Ryan LaCroix's Top Oklahoma Albums of 2015

Dec 31, 2015

Ryan LaCroix, host of KOSU's All Things Considered and co-host of The Oklahoma Rock Show, shares his 10 favorite Oklahoma albums of 2015:

10. Grooms - Comb the Feelings Through Your Hair

After the departure of Emily Ambruso, I was a bit worried about the future of Grooms. But, Travis Johnson and company delivered a solid album with some of the best songs they've ever put out.

LISTEN: Doctor M, Comb the Feelings Through Your Hair, Cross Off

  

9. Tallows - Waist Deep

Not as strong as their 2013 debut Memory Marrow, but Waist Deep wasn't necessarily a downgrade either. There's still plenty of exciting rapid-fire stop-and-start moments here - and still the same dance-inducing vibes flowing out of it.

LISTEN: Shrink, The Dead Sea, Generalism

  

8. John Moreland - High on Tulsa Heat

2015 was a big year for John Moreland and this album is the driver for that. I don't see it as quite as good front-to-back as In the Throes, but that's nothing to be ashamed of. John is finally getting recognized for his songwriting and his incredible live performances and that makes me tremendously happy.

LISTEN: Cherokee, Heart's Too Heavy, American Flags in Black & White

  

7. Samantha Crain - Under Branch & Thorn & Tree

Samantha Crain has an incredible ability to pull more emotion with her voice and her phrasing out of an already emotional song. The most striking example of this comes with "Elk City," where the listener almost gets roped into believing that the singer and the song's protagonist are one and the same. A powerful tune from a powerful record.

LISTEN: Elk City, Outside the Pale, Kathleen

  

6. Other Lives - Rituals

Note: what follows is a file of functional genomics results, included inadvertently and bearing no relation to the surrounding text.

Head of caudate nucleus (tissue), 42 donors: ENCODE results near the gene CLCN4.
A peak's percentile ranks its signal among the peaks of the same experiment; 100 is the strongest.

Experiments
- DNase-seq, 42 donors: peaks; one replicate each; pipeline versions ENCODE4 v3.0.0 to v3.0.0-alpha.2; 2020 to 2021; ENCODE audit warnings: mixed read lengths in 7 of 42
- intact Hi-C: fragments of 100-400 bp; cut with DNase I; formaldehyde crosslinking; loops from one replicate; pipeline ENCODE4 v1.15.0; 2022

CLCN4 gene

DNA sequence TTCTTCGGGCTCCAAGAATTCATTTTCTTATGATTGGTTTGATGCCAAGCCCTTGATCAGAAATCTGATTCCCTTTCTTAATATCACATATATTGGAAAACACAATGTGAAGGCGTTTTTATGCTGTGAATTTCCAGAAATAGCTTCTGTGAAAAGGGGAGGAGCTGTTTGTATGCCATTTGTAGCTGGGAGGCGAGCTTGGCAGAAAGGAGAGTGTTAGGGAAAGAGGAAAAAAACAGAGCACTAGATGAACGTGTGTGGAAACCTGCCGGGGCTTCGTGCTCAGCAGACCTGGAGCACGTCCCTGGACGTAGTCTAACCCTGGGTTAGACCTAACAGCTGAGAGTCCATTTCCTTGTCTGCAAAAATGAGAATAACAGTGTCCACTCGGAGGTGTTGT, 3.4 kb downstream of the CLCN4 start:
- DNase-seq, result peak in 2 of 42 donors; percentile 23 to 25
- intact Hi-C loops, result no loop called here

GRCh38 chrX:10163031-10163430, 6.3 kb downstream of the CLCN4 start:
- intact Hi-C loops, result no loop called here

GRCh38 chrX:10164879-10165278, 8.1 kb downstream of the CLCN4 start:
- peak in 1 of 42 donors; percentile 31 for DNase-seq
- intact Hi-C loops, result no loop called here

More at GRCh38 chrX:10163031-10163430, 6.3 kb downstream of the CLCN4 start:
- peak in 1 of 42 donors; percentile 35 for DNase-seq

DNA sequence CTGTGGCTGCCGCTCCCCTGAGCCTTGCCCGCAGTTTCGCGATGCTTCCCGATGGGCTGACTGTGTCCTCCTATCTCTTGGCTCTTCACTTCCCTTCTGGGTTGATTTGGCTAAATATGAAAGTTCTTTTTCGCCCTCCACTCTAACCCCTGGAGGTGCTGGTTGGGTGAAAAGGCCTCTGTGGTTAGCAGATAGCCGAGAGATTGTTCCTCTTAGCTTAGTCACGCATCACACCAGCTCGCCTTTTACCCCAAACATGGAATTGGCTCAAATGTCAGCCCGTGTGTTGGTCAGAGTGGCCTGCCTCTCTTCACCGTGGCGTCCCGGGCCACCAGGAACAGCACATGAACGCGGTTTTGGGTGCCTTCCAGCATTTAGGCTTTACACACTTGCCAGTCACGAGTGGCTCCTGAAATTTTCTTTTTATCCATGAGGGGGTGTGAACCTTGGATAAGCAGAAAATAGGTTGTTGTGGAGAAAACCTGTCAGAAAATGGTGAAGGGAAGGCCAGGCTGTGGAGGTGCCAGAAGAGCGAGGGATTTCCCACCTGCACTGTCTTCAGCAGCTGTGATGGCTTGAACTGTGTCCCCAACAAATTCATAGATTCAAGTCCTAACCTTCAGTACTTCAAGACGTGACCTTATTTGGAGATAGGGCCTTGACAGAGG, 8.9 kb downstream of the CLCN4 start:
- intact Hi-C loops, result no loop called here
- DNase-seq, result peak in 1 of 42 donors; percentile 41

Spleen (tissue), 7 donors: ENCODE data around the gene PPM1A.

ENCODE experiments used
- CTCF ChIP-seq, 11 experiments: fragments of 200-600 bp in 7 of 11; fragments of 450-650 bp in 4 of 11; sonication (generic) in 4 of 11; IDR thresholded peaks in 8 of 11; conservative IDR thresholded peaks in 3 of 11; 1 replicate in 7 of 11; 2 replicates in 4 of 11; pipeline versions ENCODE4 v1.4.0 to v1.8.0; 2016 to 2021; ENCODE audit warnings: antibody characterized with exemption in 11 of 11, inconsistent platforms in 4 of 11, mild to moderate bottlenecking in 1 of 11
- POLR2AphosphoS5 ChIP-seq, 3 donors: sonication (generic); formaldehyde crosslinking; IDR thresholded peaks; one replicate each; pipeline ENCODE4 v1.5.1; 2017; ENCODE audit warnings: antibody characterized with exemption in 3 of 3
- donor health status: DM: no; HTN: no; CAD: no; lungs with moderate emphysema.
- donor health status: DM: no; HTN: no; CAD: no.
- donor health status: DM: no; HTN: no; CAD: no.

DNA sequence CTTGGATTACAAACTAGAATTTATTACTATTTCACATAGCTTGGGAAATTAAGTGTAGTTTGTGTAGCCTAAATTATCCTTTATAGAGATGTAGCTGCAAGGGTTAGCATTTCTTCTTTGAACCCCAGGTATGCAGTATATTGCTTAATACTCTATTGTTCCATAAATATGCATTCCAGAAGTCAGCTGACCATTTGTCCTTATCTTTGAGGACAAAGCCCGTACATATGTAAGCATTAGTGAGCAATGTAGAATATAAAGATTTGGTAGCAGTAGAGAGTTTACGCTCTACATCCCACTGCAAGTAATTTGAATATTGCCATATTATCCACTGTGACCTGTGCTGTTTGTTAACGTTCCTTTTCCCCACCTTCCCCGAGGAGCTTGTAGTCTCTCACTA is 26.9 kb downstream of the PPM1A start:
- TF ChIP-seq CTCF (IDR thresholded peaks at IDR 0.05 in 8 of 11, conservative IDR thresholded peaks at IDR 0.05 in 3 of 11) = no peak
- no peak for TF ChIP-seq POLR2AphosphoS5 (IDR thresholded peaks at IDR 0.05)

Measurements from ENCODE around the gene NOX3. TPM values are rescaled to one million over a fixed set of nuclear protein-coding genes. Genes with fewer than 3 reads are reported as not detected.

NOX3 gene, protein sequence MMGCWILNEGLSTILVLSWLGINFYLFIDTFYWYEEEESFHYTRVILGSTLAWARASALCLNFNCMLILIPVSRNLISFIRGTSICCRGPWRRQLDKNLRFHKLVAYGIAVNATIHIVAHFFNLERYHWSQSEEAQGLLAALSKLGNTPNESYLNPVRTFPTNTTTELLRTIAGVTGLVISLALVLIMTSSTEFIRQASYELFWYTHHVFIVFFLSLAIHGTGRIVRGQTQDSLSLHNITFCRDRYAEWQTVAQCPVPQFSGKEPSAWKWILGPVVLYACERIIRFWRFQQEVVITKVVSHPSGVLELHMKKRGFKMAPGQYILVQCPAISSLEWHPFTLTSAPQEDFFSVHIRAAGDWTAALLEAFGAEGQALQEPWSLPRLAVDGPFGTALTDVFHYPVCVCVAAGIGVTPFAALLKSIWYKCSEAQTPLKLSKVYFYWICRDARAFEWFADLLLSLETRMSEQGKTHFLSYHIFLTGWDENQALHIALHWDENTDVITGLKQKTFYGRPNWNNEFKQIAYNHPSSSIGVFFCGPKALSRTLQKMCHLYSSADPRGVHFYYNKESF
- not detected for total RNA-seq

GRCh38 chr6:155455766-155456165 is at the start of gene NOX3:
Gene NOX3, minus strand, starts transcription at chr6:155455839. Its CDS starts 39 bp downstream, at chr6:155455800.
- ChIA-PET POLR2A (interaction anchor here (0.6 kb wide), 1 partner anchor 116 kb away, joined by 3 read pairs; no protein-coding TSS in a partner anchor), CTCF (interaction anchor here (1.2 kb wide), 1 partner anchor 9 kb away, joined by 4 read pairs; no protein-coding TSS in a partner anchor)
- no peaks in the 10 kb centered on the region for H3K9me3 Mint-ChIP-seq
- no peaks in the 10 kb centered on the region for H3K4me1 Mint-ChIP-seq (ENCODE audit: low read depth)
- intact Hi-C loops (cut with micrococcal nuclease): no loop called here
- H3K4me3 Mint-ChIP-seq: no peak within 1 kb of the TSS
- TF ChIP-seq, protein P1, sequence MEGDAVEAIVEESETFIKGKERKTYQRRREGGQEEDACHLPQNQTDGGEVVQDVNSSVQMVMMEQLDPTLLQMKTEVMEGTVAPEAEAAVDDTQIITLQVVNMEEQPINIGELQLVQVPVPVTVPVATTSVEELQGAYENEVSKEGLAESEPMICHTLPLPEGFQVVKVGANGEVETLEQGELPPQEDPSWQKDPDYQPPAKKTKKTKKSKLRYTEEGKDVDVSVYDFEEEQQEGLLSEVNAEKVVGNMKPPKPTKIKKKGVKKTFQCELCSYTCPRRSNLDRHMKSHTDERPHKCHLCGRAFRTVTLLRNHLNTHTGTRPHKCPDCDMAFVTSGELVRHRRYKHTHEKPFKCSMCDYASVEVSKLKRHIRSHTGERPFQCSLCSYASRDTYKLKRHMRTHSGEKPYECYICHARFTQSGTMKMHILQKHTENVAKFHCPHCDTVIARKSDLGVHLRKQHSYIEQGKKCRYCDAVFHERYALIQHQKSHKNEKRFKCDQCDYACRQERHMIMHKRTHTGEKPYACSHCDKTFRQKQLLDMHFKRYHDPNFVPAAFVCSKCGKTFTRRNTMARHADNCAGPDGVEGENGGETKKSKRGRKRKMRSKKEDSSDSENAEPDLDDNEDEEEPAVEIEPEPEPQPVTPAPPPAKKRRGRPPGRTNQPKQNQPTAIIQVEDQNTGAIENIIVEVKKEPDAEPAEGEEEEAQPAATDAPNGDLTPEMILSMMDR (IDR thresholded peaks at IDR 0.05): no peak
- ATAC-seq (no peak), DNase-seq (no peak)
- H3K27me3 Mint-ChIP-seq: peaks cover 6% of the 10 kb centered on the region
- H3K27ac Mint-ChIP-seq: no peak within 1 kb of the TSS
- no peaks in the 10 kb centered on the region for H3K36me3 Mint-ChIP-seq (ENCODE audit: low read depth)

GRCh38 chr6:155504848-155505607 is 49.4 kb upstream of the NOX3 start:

There are always concerns when a band goes through a lineup change, but Rituals contains the same multi-instrumental epicness that we've come to expect from Other Lives.

LISTEN: Easy Way Out, For the Last, 2 Pyramids

  

5. Sex Snobs - Pop Songs and Other Ways to Die

I was bummed when CHUD fell apart and it took me a bit to warm up to Sex Snobs, but this record made it easy. The songs here are raw and loud, but carry catchy hooks. Then, toward the end of the album, "Horrible Youth" comes on for a pleasant surprise of 90s indie rock.

LISTEN: Horrible Youth, Black Friday, Farewell to the Sun

  

4. Sports - Naked All the Time

One of the best debut records I've heard from any Oklahoma band. They came out of nowhere and are blazing ground with their own fresh sound. I'm excited to see where Sports goes, but I'm perfectly happy enjoying what they've given us so far.

LISTEN: You Are the Right One, Panama, Feels Like Magic

  

3. JD McPherson - Let the Good Times Roll

Signs & Signifiers was fantastic, but Let the Good Times Roll is a big step up for JD McPherson. There's enough classic roots rocker sound, while pushing the envelope forward and bringing in other influences. Almost every song on the record makes me want to get up and dance.

LISTEN: Head Over Heels, Let the Good Times Roll, Bridgebuilder

  

2. Red City Radio - Red City Radio

Red City Radio spends a lot of time touring and only play Oklahoma a couple times a year, so I think they sometimes get overlooked locally. But, their self-titled album is their most impressive release to date, with catchy hooks appearing on almost every song.

LISTEN: Electricity, Rest Easy, Whatcha Got?

  

1. John Calvin Abney - Better Luck

John Calvin Abney released a full album and an EP this year. He also toured non-stop: solo, with buddies, and for others. Chock full of good songs, Better Luck is my favorite album by an Oklahoman this year.

LISTEN: Dark Horse Army, Sirens, I Can't Choose

  

Honorable Mentions: